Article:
Abstract: The amphiphilic L3 (sponge) phase was observed in the late 80's and represents a new class of self-assembly for surfactant-water systems. This work describes the discovery and subsequent characterization of a ternary phase composed of synthetic cationic lipid dioctadecildimetil ammonium bromide (DODAB), pentanol and water in a diluted region. This is the first description of a L3 phase prepared from a lipid with a relatively small polar head and two hydrocarbon chains with 18 carbons each one. The region of the triangle diagram in which there is L3 phase was characterized using optical isotropy and anisotropy to a probe with electron paramagnetic resonance spectroscopy technique. The proposal of an L3 phase was made by comparison with a similar system reported by the group of Montpellier. The description accepted is that in a narrow close ratio of surfactant/cosolvent concentrations, membrane fusion occurs with the formation of a highly interconnected and randomly distributed network of bilayers in space. The assumption of formation of the L3 phase is that the hydroxyl group of pentanol pairs with the lipid heads and this fact is able to change the bilayer curvature. The various DODAB/pentanol preparations remained unchanged and stable for five years only up to the concentration of 3 mM of lipid, the maximum concentration that can be called L3 phase, which is thermodynamically stable. To make the system more attractive for many potential uses it was necessary to increase the weight of the lipid. Concentrations up to 10 millimolar, after a few hours, break down into tiny droplets and small crystals, so-called multiphase. The next step was to completely remove the alcohol by continuous dialysis. The result was the appearance of a phase similar to water, which cannot be obtained otherwise. A sequence of spectroscopic and chromatography measurements showed that the alcohol was entirely eliminated by dialysis as the lipid was retained. There is a notable change when compared with other DODAB/water binary preparations. In the same concentration, all of them have pronounced turbidity. The hypothesis is that the presence of alcohol in the bilayer promotes reorganization, transforming a particulate into a bicontinuum system. Efforts to characterize these systems are justified because they are easy to prepare and have potential uses in the synthesis of inorganic solid new materials with nanostructured pores, and as drug carriers and vehicles for the crystallization of proteins.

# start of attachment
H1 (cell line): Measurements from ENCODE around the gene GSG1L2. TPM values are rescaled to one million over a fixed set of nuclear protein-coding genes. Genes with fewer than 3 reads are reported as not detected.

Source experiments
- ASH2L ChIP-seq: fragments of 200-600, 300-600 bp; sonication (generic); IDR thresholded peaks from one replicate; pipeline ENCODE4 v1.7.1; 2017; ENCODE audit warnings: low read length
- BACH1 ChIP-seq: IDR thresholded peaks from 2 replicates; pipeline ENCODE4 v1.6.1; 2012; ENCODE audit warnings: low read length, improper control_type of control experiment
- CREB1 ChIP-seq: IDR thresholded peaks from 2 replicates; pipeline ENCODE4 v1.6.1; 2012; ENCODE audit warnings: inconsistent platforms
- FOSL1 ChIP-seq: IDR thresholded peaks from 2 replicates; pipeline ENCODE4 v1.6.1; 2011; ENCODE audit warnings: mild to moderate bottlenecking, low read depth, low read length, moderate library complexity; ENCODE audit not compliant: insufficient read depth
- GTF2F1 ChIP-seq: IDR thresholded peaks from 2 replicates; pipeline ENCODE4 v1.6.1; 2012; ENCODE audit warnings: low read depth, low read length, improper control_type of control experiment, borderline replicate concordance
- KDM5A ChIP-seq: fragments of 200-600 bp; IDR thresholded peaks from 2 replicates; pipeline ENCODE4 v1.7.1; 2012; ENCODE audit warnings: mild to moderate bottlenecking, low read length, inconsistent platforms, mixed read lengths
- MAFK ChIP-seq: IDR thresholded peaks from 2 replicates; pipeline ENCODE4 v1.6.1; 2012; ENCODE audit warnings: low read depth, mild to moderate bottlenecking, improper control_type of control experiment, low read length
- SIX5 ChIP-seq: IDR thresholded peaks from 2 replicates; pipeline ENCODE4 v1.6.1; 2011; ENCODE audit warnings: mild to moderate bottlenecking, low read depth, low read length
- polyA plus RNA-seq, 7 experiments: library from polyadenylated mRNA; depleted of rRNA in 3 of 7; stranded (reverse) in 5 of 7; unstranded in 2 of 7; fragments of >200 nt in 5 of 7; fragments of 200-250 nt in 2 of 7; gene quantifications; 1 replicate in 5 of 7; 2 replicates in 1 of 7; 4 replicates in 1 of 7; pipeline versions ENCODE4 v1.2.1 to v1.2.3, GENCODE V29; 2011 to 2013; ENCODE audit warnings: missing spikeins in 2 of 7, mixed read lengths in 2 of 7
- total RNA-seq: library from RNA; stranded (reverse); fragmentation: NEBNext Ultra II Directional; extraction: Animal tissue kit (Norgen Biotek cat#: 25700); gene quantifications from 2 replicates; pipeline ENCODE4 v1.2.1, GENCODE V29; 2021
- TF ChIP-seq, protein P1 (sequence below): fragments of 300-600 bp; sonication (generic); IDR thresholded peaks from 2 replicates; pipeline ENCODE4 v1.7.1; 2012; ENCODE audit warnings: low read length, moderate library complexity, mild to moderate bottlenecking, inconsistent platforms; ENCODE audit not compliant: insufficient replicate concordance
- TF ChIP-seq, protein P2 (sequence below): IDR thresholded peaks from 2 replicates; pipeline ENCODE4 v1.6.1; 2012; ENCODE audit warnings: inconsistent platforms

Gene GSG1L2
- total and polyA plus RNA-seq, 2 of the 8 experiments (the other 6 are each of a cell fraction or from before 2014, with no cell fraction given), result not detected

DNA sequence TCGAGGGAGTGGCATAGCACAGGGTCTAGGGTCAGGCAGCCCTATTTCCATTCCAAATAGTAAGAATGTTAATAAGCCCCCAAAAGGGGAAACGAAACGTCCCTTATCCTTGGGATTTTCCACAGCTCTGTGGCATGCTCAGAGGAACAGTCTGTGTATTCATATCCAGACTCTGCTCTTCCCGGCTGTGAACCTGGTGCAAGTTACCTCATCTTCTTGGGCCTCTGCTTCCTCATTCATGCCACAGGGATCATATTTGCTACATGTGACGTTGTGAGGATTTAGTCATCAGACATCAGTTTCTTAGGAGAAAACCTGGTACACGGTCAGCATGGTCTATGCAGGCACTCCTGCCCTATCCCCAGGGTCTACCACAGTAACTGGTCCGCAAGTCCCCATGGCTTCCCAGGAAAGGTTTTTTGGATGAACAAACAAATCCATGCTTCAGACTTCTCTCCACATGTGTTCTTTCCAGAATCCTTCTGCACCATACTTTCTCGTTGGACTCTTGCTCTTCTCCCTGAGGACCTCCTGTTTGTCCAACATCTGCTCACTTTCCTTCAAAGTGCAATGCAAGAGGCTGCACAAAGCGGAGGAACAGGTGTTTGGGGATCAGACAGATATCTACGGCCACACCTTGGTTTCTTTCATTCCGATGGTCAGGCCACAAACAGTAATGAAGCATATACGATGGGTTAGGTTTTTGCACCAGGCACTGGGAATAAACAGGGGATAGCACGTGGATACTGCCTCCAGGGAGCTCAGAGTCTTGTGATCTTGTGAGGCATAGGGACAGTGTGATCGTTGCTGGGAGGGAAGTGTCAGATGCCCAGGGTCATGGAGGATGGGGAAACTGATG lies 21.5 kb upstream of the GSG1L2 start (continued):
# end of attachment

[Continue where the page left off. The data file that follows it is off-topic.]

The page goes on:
Tese (doutorado) - Universidade Estadual de Campinas, Faculdade de Engenharia Química.